The metric ejection fraction (EF) is widely employed to evaluate ventricular pumping performance, used for heart failure (HF) classification, and its calculation is simple.1–3 For example, with end-systolic volume (ESV) =50 ml and end-diastolic volume (EDV) =100 ml, the EF=50%. Unfortunately, its correct interpretation received insufficient attention. As EF is a ratio-based number (or percentage) without physical unit(s), it cannot provide unique information. The underlying problem, and also a logical solution, can be shown by the ventricular volume domain representation (figure 1A) that relates ESV to EDV. Volumes may be indexed (i) for body surface area, if appropriate. Focusing on ESVi and EDVi is important, as this combination is associated with the familiar pressure–volume (PV) loop description, which, in turn, connects with clinically relevant characteristics, such as stroke work and myocardial oxygen consumption (MVO2).1

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May 2024 Br J Cardiol 2024;31:65–7 doi: 10.5837/bjc.2024.020

A retrospective observational study of certain interactions with simvastatin 40 mg in an acute hospital in England

Danita Boamah, Liam Bastian, Michael Wilcock

Abstract

The use of simvastatin 40 mg with various interacting medicines may lead to an increased risk of myopathy. We examined the extent to which hospital inpatients were prescribed simvastatin 40 mg with amiodarone, amlodipine, diltiazem, or verapamil, and assessed if any action was taken by prescribers or the pharmacy team to avoid this interaction. We found 56 patients on a combination of interest during their stay. Of the 20 (36%) patients not discharged on the combination, in six instances this was due to pharmacy intervention, while the remaining instances when simvastatin 40 mg or the interacting drug was amended or ceased were due to other clinical reasons. There is a need among clinicians and pharmacy teams within the hospital for recognition and management of these particular interactions.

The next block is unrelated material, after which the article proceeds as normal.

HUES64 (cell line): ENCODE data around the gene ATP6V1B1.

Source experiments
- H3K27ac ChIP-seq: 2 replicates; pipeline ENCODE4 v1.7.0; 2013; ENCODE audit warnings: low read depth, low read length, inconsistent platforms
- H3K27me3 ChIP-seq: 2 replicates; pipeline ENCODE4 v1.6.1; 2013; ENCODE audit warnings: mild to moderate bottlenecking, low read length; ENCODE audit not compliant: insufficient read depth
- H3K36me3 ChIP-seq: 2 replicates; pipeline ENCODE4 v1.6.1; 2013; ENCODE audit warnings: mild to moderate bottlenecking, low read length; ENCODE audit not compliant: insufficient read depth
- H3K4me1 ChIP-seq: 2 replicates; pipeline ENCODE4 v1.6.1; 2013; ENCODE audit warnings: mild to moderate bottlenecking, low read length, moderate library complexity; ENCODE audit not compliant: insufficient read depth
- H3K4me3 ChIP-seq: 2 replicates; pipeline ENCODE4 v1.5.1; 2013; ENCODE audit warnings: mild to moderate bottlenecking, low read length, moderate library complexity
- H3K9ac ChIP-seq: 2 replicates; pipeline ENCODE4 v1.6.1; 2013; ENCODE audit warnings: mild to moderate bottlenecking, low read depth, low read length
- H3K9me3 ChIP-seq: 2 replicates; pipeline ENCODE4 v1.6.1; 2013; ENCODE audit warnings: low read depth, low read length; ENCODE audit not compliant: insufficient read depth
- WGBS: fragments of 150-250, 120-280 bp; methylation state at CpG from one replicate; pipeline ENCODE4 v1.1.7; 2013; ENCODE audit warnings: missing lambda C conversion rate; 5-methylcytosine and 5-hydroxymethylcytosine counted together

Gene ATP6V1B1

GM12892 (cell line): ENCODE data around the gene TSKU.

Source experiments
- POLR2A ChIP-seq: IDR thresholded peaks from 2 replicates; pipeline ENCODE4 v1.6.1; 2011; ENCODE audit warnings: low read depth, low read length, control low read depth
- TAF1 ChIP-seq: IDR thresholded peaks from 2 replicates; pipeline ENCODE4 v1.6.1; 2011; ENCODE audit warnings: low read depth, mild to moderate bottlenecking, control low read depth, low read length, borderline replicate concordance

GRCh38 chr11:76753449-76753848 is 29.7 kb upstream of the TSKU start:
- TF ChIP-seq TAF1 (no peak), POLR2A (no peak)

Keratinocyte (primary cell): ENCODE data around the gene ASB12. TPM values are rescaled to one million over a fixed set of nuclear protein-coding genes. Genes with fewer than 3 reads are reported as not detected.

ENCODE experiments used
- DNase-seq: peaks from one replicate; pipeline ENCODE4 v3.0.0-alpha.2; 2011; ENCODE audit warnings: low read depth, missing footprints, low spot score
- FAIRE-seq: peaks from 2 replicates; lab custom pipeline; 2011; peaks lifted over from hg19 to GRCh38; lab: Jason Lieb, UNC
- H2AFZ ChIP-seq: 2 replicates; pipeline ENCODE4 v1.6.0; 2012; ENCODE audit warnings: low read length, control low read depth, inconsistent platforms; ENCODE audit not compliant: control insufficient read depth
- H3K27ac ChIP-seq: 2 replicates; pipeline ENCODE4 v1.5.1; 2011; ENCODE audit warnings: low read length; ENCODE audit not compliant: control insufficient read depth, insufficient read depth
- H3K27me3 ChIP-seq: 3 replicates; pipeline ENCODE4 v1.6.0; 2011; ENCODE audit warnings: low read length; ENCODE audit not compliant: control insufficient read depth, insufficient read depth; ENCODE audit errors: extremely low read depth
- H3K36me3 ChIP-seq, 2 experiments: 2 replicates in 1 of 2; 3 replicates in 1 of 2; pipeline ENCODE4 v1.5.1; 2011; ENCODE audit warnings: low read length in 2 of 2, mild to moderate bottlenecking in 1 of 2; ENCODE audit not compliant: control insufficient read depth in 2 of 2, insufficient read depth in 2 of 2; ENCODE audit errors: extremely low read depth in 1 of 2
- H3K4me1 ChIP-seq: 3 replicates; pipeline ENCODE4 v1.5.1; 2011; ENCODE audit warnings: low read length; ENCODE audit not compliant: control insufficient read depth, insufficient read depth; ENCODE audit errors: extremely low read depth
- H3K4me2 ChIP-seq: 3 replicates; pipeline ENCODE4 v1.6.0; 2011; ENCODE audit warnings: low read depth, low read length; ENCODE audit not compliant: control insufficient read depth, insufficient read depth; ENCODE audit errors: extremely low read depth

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April 2024 Br J Cardiol 2024;31:43–4 doi: 10.5837/bjc.2024.013

The impact of air pollution on atherosclerotic cardiovascular disease development

Clayton Tewma, Justin Lee Mifsud

Abstract

Atherosclerotic cardiovascular disease (ASCVD) is the leading cause of death worldwide, causing around 17.9 million deaths annually, a third of whom are adults aged <70 years.1 In addition to genetic and behavioural risk factors (unhealthy diet, physical inactivity, and tobacco and alcohol abuse), inhaling airborne pollutants, such as fine particulate matter (<2.5 µm [PM2.5] and <10 µm [PM10]), ultrafine particles (UFPs; <100 nm), nitrogen dioxide (NO2), ozone (O3), and sulphur dioxide (SO2), are associated with ASCVD among adults.2

Air pollution has been referred to as “the single most important environmental factor presenting a risk to health and represents a greater disease burden than polluted water, soil contamination and occupational exposures combined”.3 Air pollution is a silent killer and was highlighted as a significant public health concern in the recently published European Society of Cardiology (ESC) guidelines.4

The impact of urbanisation on air pollution levels is a critical concern for countries like Malta, which have adopted a city model to bolster their economies. Despite efforts to stimulate economic growth, the rise in urbanisation can pose risks to air quality. In London, mean PM2.5 concentrations stood at approximately 12.7 µg/m³ in 2017, 12.0 µg/m³ in 2018, and 11.4 µg/m³ in 2019.5 Conversely, Valletta, Malta’s capital, recorded mean PM2.5 concentrations of about 14 µg/m³ in 2017, 14.4 µg/m³ in 2018, and 14 µg/m³ in 2019.6 While both have seen improvements in their aggregated annual mean PM2.5 concentrations compared with the concentration levels recorded in the past decade, they still exceed the World Health Organisation (WHO) annual air quality guideline value by approximately 1.14 to 1.4 times, highlighting the persistent challenge of air pollution in urban environments.